I ended up on Craigslist looking at mattresses because I wanted to know if I could resell mine. The four ads I found — for Purple brand mattresses at half their retail price — told me resale was possible. But something weird was going on.

At the other end of those eerily identical ads I found a single seller — an independent agent for a new kind of company that’s aiming to solve the mattress companies’ problems and reduce landfill waste. Called Sharetown, it works kind of like Uber and Lyft: A mattress company contracts with Sharetown to handle returns and, when one pops up, Sharetown connects the customer with an nearby agent who takes the mattress off their hands, cleans it up, and markets it for sale on local community sites like Facebook and Craigslist. When the mattress sells, everybody gets a cut — the agent, Sharetown and the company that originally sold the mattress.

Cody Hunter, founder and CEO of Sharetown, said it doesn’t compete with new sales because generally the people buying a used mattress aren’t the people who are willing to pay full price. He sees it more like allowing the company to reach customers they’d otherwise never be able to get. Sharetown has partnerships with multiple mattress companies, including Purple, Layla, Nest, Helix, Luma and Nature’s Sleep.

While clothing returns have driven growth in a secondhand industry that’s now big enough to be releasing market reports, mattresses have presented more complex logistics. The brands that work with Sharetown aren’t the only ones who’ve had to think outside the box. To make sure its unwanted mattresses go to charity, Tuft & Needle has developed an in-house logistics system and partners with a network of over 250 partner charities, said Melanie LaDue, the company’s giveback lead. When a customer wants to return a mattress, Tuft & Needle sets them up with one of those partners and only processes the refund after the customer uploads a picture of their donation receipt.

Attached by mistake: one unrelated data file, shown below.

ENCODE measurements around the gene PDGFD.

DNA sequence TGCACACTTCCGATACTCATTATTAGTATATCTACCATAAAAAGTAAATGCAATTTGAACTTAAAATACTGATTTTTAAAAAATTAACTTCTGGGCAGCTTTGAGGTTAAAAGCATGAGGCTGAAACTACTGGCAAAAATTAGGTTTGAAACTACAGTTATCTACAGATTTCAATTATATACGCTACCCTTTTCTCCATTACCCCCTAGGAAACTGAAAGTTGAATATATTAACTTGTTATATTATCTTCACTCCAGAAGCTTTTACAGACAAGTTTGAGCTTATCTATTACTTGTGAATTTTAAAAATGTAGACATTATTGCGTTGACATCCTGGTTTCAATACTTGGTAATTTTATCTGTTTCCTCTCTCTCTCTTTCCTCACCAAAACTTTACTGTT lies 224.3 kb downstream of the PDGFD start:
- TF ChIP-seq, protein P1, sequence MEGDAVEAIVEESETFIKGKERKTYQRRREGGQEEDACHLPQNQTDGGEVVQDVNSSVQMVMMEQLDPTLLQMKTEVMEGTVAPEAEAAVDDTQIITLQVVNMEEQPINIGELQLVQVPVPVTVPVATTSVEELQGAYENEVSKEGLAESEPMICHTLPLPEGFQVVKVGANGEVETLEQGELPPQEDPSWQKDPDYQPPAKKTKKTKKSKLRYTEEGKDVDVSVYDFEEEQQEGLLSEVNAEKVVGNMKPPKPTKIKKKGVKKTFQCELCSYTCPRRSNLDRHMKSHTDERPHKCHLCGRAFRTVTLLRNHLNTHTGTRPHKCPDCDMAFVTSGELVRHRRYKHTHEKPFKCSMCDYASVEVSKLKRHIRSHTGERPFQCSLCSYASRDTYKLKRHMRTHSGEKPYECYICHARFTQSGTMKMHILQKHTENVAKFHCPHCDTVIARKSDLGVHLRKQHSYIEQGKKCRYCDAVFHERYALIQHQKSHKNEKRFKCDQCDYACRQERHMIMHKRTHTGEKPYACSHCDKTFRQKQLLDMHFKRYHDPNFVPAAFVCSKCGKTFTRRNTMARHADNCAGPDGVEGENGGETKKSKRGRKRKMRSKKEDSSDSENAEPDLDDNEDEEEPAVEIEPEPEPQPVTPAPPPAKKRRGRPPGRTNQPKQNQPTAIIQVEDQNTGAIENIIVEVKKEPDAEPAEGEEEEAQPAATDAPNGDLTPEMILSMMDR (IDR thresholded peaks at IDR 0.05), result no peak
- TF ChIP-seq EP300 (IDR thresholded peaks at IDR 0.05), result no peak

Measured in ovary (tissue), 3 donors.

Ideally, this system runs smoothly, with mattresses being picked up for free and taken to people in need. But that’s not always the case, LaDue told me. “In California, a lot of charities can’t accept a used mattress,” she told me. “New York is another tricky area because charities aren’t willing or able to go into the city for pickup.” In those situations, all the company can do is encourage customers to donate to friends and family or, if all else fails, spend some of its own money to hire a waste removal company — which may mean at least part of the mattress will go to a landfill.

It’s not business as usual for retail sales companies to contract out to secondhand dealers or build a charity logistics arm, but avoiding the landfill takes more than just good intentions.


Footnotes

  1. Some have advertised on FiveThirtyEight podcasts.

Maggie Koerth is a senior science writer for FiveThirtyEight.